Legal Disclaimer:  As a member of the Schoolhouse Review Crew, I received a free year's premium membership to Vocabulary Spelling City in exchange for my honest review.  All opinions expressed are my own. 
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    Saturday, August 18, 2012

    Catching up on Mimi

    I haven't posted about Mimi's Aerial classes lately.  Back in April, we changed studios, and I'm thrilled with the new place.  Here are a few pictures of her silk skills:

    But her heart is in lyra, which is like a metal hula-hoop that hangs in the air.  Here are a few of those pics (they are all blurry- combo of bad lighting and moving target :-) ):

    I have a video of a drop she learned on the silk today.  If I can figure out how to resize it, I'll try to post that too :-).
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    Wednesday, August 15, 2012

    Economics for Everybody Review

    I don't know if you've ever been in the position to feel like a homeschool product is literally an answer to prayer, but that's exactly how I feel about Economics for Everybody!

    A few weeks ago, I was in the midst of planning my son's freshman year of high school, when I got an e-mail about a new economics curriculum that was coming out.  Taught by Dr. R.C. Sproul, Jr. and produced by Compass Cinema (the company that produces Visual Latin), Economics for Everybody is a series of video lessons geared toward absolutely everyone, hence the title.  In addition, it can be used by high-schoolers in particular in their study of Economics (although supplemental resources are recommended to round out the course).  Since my son was going to be needing an Economics course, the timing on this was literally perfect.  God is good that way :-).

    I could not be more thrilled with Economics for Everybody.  Dr. Sproul is a very engaging speaker, and manages to turn what could otherwise be a very dry subject into something relevant and interesting.  Subtitled, "Applying Biblical Principles to Work, Wealth & the World", Economics for Everybody does just that.  Every step of the way, economic ideas are explained in light of Biblical wisdom, beginning with the idea that God owns everything, and we are to be good stewards of what He has placed us in charge of for the benefit of all.  Beyond the videos, there is a study guide with detailed notes from each lesson as well as questions you can go over.  It's a wonderful, comprehensive resource for students, or even for churches and small groups to use.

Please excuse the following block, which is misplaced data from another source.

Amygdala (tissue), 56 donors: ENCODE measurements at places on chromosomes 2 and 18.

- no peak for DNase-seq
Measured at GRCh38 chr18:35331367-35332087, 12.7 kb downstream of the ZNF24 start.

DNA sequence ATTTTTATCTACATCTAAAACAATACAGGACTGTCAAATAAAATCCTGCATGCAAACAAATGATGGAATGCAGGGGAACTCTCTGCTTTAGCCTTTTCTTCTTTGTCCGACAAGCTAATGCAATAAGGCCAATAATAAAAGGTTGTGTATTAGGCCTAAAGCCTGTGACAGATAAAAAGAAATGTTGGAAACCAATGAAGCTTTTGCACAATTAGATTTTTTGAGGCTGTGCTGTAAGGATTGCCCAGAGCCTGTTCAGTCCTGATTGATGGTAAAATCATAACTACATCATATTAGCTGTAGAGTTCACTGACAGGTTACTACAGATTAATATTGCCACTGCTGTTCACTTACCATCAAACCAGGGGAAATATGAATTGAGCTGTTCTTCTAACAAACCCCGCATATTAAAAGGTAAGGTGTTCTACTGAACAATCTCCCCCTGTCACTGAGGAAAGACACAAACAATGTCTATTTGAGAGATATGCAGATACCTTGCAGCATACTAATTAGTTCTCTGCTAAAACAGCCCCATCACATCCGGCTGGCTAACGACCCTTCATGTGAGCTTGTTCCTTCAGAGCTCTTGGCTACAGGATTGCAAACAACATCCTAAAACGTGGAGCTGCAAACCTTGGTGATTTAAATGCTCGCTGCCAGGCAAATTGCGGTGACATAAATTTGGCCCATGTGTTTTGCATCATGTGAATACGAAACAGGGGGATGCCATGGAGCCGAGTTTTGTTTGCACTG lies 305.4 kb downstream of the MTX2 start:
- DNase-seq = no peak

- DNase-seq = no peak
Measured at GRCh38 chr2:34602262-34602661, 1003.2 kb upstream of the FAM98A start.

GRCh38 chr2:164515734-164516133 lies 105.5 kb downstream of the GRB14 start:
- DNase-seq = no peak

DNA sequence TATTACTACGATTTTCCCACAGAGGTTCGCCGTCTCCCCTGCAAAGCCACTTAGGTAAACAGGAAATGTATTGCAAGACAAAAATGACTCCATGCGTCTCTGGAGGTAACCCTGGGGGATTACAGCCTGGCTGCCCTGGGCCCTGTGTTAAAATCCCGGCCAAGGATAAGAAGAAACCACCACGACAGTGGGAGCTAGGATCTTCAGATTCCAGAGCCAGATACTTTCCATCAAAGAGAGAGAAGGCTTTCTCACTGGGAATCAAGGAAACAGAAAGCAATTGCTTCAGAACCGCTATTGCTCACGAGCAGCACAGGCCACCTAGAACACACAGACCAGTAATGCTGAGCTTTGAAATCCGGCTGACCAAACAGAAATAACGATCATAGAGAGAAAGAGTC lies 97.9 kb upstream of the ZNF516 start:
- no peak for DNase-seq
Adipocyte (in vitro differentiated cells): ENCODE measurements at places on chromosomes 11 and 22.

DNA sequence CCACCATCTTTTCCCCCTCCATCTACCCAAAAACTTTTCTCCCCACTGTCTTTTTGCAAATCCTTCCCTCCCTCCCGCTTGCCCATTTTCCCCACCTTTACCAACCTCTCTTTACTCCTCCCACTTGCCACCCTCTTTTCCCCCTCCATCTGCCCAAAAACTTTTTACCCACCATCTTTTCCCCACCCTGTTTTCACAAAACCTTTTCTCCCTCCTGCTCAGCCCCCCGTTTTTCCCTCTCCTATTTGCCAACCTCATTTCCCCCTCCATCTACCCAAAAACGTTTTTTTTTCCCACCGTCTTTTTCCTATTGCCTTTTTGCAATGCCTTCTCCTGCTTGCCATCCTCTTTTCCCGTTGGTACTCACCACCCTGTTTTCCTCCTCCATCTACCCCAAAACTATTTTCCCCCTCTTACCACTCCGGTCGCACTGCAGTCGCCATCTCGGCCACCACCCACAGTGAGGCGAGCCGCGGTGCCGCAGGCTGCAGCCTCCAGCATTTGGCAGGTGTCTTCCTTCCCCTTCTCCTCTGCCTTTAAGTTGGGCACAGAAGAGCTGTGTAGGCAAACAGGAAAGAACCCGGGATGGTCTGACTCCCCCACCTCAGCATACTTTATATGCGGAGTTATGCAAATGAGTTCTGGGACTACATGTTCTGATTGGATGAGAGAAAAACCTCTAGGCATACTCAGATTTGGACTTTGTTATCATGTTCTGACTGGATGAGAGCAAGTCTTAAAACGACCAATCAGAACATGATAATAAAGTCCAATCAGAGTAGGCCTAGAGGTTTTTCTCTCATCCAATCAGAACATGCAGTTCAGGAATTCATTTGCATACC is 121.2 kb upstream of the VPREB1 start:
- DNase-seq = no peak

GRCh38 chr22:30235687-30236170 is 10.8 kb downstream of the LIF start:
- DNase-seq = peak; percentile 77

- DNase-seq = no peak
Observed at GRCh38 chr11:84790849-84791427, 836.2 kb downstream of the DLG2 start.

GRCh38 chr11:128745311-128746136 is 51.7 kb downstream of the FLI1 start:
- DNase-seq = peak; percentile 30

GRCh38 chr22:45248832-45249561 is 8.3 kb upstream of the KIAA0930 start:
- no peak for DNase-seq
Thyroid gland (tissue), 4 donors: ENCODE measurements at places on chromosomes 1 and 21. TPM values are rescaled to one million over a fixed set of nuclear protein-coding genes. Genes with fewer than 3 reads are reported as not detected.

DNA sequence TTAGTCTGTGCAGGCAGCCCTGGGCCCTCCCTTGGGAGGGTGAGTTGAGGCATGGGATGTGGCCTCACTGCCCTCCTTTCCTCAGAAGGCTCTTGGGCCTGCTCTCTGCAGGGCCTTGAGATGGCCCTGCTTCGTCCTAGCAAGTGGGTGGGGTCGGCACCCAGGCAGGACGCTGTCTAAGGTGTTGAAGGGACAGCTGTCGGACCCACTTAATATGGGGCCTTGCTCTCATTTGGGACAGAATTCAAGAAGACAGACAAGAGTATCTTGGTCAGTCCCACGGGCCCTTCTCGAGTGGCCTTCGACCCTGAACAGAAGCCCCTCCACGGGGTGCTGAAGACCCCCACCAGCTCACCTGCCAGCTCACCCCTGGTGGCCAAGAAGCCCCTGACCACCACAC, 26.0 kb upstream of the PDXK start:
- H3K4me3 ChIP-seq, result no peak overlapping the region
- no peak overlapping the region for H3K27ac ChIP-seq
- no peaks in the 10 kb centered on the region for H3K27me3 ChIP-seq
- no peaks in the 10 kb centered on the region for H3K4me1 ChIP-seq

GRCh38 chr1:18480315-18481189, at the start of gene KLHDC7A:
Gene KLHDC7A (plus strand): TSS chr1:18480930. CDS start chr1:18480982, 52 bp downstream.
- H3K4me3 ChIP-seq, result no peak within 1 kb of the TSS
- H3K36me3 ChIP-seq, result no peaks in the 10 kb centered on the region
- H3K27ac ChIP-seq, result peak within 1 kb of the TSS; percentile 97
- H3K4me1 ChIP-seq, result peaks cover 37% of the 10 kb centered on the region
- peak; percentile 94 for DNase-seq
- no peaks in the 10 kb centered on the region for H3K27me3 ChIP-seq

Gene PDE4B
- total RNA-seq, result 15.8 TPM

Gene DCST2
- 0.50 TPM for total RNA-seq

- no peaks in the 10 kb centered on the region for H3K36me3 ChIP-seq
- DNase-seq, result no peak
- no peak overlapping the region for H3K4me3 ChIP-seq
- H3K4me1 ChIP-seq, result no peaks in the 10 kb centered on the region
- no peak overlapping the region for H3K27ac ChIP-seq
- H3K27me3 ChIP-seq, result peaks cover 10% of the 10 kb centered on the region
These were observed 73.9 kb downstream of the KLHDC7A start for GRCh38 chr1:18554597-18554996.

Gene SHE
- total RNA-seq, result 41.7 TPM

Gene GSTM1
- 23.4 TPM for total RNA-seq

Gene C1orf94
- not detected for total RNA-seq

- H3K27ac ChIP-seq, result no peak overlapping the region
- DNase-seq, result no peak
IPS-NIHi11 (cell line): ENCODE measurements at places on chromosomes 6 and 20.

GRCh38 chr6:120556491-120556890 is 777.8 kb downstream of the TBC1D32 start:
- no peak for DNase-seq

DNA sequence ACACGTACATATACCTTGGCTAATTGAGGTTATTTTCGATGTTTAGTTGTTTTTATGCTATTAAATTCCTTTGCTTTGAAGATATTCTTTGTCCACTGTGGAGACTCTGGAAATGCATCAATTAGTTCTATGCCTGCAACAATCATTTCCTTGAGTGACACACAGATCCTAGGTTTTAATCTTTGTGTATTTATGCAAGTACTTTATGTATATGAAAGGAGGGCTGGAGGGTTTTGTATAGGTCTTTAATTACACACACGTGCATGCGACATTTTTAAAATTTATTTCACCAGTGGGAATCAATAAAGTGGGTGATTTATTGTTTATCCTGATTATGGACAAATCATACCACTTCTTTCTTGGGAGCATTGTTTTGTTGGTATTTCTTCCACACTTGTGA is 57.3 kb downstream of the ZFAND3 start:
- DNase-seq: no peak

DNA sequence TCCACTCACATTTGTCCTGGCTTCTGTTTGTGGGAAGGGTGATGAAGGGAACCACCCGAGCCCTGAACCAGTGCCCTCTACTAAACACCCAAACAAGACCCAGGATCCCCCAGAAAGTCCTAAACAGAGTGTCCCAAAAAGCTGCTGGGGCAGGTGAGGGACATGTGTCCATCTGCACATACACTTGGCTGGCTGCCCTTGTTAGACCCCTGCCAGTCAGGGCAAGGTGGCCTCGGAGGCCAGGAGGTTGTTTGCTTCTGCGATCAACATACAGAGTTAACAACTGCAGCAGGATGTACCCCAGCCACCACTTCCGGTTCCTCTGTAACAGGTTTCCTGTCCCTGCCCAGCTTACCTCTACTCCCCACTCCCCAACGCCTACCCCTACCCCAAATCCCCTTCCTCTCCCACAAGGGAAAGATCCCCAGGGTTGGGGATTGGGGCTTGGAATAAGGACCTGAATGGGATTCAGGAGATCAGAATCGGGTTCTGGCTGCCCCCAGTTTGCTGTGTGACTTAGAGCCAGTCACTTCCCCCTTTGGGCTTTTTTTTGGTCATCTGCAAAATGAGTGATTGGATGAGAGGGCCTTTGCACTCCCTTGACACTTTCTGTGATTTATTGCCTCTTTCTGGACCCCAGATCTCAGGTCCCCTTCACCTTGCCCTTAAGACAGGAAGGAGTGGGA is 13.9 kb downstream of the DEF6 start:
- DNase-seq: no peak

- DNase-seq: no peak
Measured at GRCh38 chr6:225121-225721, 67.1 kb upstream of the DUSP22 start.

Below are the topics covered by each of the 12 lessons:

    1. And God Created Economics | Stewardship in God’s Image

    What is Economics? – God’s Attributes & Actions – Man in God’s Image – Creation Mandate – Stewardship – Why Study Economics – Missionary Impact

    2. The Economic Problem of Sin | Law, Liberty & Government

    The Fall of Man & Scarcity – Impact of Fall on Stewardship & Work – Grace of Law – Economic Aspects of 10 Commandments – Civil Government – Liberty vs. Tyranny – Theology to Anthropology to Politics to Economics

    3. The Path from Work to Wealth | Production, Property & Tools

    What is Wealth? – Principles That Lead to Wealth – Work – Production – Ownership & Private Property – Land, Labor & Capital – Savings & Capital Accumulation – Division of Labor – Tools – Mass Production – Lower Prices & Increased Purchasing Power

    4. The Route From Scarcity to Plenty | Money, Markets &Trade

    Famines, Scarcity & Prosperity – Value – Economic Demand – Markets – Free Trade – Money – Laws of Supply & Demand – Price – Marginal Utility – Impact on Prices – Greater Selection of Goods & Services at Lower Prices

    5. The Role of the Entrepreneur | Capital, Calculation & Profit

    What is an Entrepreneur? – Importance of Capital – Economic Calculation – Job Creation – Technology – Profit – Competition – Self-balancing Free Market